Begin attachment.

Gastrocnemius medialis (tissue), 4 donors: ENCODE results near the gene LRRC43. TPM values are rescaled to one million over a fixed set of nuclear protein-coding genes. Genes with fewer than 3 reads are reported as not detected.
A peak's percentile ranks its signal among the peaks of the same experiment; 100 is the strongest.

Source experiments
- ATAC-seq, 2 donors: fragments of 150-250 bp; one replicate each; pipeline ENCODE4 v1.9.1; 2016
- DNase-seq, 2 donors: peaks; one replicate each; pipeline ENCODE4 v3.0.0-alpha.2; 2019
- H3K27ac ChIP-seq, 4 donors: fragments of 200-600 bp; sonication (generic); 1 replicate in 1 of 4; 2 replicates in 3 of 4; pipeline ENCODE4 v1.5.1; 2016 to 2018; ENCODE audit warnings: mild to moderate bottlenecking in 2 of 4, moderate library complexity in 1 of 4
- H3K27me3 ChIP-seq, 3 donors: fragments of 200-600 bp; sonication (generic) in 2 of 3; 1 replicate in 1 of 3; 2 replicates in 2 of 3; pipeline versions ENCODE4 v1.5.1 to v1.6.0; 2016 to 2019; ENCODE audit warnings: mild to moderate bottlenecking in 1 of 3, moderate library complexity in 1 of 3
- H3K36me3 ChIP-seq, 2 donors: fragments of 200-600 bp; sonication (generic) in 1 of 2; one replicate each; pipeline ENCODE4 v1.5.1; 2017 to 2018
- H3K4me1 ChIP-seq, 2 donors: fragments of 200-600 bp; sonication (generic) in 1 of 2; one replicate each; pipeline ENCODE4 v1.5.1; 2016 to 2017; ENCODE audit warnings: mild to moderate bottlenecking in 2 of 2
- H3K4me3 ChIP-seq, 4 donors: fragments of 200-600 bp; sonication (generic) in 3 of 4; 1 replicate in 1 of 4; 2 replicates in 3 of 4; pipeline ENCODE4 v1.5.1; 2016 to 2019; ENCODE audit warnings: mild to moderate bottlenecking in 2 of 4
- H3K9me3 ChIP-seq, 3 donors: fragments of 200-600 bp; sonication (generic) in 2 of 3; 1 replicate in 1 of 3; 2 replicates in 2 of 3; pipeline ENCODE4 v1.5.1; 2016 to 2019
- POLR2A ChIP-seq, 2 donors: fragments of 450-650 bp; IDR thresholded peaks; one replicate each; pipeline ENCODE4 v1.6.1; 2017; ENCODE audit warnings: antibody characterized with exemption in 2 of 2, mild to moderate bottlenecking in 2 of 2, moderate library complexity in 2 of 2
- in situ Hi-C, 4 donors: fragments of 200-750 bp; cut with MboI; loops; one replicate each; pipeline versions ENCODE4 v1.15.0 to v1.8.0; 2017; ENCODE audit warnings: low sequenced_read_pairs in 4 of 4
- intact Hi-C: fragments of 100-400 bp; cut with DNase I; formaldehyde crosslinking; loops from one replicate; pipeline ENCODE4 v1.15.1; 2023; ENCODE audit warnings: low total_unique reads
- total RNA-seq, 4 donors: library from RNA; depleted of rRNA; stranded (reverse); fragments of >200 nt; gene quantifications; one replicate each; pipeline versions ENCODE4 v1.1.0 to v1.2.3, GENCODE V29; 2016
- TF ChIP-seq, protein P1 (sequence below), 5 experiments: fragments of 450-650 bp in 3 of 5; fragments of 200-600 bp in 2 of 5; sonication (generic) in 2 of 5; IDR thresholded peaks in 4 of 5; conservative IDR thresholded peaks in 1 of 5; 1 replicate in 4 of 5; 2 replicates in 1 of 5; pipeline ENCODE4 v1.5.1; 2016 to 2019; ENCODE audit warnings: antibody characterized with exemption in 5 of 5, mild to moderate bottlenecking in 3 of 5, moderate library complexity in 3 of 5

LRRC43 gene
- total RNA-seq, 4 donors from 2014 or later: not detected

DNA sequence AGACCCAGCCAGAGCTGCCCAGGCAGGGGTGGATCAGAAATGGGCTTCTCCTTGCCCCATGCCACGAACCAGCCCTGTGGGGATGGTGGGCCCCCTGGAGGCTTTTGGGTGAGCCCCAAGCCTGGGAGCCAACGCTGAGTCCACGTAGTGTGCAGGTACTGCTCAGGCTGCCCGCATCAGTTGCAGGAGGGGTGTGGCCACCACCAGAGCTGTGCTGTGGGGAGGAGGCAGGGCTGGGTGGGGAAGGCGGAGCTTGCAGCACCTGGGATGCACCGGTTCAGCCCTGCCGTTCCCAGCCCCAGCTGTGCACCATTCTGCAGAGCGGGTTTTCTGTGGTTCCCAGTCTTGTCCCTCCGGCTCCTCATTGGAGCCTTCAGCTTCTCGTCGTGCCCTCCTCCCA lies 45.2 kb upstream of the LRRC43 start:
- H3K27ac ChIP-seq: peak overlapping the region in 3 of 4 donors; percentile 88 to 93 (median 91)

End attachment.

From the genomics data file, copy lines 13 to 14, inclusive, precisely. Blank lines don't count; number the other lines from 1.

- in situ Hi-C, 4 donors: fragments of 200-750 bp; cut with MboI; loops; one replicate each; pipeline versions ENCODE4 v1.15.0 to v1.8.0; 2017; ENCODE audit warnings: low sequenced_read_pairs in 4 of 4
- intact Hi-C: fragments of 100-400 bp; cut with DNase I; formaldehyde crosslinking; loops from one replicate; pipeline ENCODE4 v1.15.1; 2023; ENCODE audit warnings: low total_unique reads